It’s a little hard to believe, but I read more and more in the popular press about maximizing Social Security benefits. One of the best-selling books this year is called ‘Get What’s Yours: The Secrets to Maxing Out Your Social Security’ by Laurence Kotlikoff.
I tried to read it earlier this year and admit that even I found it was pretty dry, and I think it’s fairly obvious that I’ve got a high pain threshold when it comes to highly technical investment related books.
It seems to me that it’s popular with Boomers who are at decision time, while readers my age know that the program will either look a lot different when our time comes or will be gone.
One of the popular strategies the book outlines is called ‘File and Suspend.’ The basic idea is pretty much as it sounds: when you reach full retirement age, file for Social Security payments and then suspend them until you’re 70 and enjoy the benefits of higher payments down the road.
If you were born after 1943, your Social Security benefits will increase eight percent per year by waiting. While I’m an optimist about future stock returns, increasing your inflation-adjusted annual cash flow by eight percent per year with no additional risk is hard to beat.
So far, this isn’t very different than just delaying your payments, but the key element is actually filing so that your spouse can apply for a spousal benefit immediately. A spouse can’t claim for spousal benefits until you file yourself.
Let’s imagine a couple named Alexander and Rosa, who are both 66. Rosa had a bigger income than Alexander over the course of her career and is entitled to $2,000 per month in Social Security payments at her full retirement age today. If she holds off until 70, that payment will increase to $2,640, not including cost-of-living (COLA) adjustments.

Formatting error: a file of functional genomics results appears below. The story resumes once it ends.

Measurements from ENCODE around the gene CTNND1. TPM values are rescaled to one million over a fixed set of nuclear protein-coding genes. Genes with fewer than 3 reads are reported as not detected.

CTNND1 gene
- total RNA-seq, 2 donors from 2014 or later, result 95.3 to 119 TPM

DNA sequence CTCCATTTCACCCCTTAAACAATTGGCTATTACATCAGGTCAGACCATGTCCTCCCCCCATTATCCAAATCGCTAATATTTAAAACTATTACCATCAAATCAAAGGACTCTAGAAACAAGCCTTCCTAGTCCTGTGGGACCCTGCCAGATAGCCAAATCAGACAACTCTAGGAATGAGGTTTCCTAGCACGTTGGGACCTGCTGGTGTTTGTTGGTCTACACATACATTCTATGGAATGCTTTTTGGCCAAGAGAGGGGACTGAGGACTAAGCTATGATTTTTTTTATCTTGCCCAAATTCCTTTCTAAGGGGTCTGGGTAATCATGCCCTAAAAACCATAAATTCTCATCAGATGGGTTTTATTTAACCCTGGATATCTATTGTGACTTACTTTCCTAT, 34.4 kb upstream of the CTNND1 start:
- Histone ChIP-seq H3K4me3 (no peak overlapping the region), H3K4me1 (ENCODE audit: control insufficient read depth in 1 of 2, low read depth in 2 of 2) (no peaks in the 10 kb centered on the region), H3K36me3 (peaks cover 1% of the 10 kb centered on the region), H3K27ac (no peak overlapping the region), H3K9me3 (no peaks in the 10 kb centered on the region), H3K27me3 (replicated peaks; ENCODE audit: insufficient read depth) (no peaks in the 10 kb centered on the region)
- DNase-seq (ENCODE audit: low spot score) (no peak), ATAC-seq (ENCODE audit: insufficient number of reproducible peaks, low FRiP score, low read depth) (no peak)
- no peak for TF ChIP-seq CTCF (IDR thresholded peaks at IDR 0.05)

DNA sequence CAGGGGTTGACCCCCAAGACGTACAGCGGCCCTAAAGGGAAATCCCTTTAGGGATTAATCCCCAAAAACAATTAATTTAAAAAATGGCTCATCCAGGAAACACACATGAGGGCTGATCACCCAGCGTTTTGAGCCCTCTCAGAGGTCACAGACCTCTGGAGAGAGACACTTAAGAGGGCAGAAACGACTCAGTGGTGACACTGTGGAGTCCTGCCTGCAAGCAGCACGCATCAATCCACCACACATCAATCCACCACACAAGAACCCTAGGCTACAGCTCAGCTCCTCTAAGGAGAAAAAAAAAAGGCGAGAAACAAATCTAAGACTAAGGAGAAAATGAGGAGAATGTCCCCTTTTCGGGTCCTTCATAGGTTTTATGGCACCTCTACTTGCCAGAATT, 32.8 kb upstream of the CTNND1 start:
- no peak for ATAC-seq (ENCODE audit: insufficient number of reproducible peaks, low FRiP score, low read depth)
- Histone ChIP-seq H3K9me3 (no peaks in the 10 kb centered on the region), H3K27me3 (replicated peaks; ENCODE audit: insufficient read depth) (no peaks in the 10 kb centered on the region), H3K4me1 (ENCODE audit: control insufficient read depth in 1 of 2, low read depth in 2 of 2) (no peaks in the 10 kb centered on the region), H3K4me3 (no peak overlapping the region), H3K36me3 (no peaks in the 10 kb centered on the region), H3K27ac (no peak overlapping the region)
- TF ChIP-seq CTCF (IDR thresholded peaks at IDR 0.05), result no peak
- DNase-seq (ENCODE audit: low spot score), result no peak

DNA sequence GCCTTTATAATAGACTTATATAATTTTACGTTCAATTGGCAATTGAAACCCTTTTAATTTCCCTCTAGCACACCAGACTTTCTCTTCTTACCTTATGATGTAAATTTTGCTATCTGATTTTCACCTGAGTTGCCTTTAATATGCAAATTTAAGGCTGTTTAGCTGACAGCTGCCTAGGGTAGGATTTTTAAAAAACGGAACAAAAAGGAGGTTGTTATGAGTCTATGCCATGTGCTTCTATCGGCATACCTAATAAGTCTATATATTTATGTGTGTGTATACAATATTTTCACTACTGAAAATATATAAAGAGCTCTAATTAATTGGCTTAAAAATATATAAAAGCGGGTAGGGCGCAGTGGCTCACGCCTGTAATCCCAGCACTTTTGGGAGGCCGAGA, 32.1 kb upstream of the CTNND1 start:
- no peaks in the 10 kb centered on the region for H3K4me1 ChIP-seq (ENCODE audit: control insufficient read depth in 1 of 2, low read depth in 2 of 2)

By Rosa filing today instead of simply waiting to file at age 70, Rosa automatically activates Alexander’s spousal benefit. He can collect benefits based on his own work history or receive half of Rosa’s payment – whichever is more.
Keep in mind that Alexander is at his full retirement age, so taking the spousal benefit allows his own retirement benefit to grow. The couple receives $1,000 a month (half of Rosa’s benefit) while they let their benefits grow at eight percent per year.
Obviously, this only works if you have investments to live off of while you wait (unless you can make ends meet at $12,000 per year) or if you plan to work until you’re 70. It also works better for healthier folks who are likely to live longer, although in some cases, you only need one person to live longer for a payoff to occur.
Also, only one member of the couple can file and suspend so that the spouse collect half of the primary benefit.
Of course, as with any government program, there are a million details, caveats and exceptions that apply, which is compounded by the fact that everyone’s situation is different.
Thankfully, we have software that analyzes the Social Security options so everyone can optimize and maximize based on their own personal circumstances.